Apple’s macOS Big Sur operating system and multiple Cisco products are also affected by the recently disclosed major security flaw in the Sudo utility.
Tracked as CVE-2021-3156 and referred to as Baron Samedit, the issue is a heap-based buffer overflow that can be exploited by unprivileged users to gain root privileges on the vulnerable host.
For privilege escalation to root, the user needs to leverage “sudoedit -s” along with a command-line argument ending with a single backslash character.
The vulnerability was patched in Sudo 1.9.5p2.
Researchers at cybersecurity firm Qualys, who discovered the bug, only tested it on several Linux distributions, such as Debian, Fedora, and Ubuntu, but did warn that most Unix- and Linux-based systems are likely affected by the vulnerability.
According to Hacker House co-founder Matthew Hickey, Apple’s macOS Big Sur is one of the affected operating systems.
“CVE-2021-3156 also impacts @apple MacOS Big Sur (unpatched at present), you can enable exploitation of the issue by symlinking sudo to sudoedit and then triggering the heap overflow to escalate one’s privileges to 1337 uid=0,” he said on Twitter.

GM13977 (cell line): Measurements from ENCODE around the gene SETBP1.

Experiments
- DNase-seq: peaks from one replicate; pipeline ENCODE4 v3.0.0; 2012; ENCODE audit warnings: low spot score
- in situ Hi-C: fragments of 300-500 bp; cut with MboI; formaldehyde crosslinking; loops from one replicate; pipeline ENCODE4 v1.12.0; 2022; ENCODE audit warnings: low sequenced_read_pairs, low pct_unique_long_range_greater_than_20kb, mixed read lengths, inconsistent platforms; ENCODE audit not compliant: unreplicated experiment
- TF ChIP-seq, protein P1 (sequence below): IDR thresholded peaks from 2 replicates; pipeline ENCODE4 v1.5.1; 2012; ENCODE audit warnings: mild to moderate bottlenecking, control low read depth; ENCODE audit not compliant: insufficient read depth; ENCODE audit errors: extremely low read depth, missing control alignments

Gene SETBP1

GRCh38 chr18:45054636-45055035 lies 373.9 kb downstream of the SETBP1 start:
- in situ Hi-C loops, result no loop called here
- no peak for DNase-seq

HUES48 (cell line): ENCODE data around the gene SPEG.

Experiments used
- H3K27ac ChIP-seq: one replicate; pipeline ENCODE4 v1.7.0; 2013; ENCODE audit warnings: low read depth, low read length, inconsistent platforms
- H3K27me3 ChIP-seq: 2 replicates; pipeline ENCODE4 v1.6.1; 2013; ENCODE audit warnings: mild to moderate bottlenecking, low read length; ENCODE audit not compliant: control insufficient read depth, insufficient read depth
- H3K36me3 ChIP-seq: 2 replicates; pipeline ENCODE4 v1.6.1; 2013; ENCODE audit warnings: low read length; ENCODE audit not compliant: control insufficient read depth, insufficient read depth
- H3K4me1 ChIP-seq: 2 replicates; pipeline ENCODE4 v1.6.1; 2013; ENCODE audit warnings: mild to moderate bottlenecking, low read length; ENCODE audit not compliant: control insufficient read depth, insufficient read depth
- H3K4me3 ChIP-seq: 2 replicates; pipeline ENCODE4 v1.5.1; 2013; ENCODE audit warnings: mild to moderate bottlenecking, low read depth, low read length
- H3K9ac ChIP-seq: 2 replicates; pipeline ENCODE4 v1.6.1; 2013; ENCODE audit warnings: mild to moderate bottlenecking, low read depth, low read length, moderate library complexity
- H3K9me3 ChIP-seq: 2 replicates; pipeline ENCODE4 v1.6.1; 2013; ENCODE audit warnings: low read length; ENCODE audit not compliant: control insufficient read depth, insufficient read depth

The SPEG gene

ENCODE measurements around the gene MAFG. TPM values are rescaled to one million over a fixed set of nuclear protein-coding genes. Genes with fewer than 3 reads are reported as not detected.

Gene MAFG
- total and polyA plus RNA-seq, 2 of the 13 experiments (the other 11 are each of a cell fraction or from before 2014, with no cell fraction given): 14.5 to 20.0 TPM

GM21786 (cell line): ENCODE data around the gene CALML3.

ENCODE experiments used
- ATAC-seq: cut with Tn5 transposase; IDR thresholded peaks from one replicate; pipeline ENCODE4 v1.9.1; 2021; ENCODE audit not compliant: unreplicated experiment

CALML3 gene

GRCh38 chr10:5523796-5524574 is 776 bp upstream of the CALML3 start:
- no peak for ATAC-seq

Replying to Hickey, Will Dormann, a researcher with Carnegie Mellon University’s CERT Coordination Center, has confirmed that macOS Big Sur is indeed vulnerable.
Apple this week issued patches for more than 60 vulnerabilities in macOS Big Sur, Catalina, and Mojave, but none of these addresses the bug in Sudo.
In an advisory published last week but updated twice since, Cisco reveals that it is currently investigating which of its products are affected by the Baron Samedit vulnerability. Many products are not affected and some are still under investigation, but several have been confirmed to be impacted.
Specifically, the issue affects Firepower Threat Defense (FTD), Prime Collaboration Provisioning, Prime Service Catalog Virtual Appliance, Smart Software Manager On-Prem, Nexus 3000 series switches, Nexus 9000 series switches in standalone NX-OS mode, and Paging Server (InformaCast).
“An attacker could exploit this vulnerability by accessing a Unix shell on an affected device and then invoking the sudoedit command with crafted parameters or by executing a binary exploit. A successful exploit could allow the attacker to execute commands or binaries with root privileges,” the company explains.
To date, there are no indicators that the Sudo vulnerability is being exploited in live attacks, but users are advised to apply patches for it as soon as they become available for their products.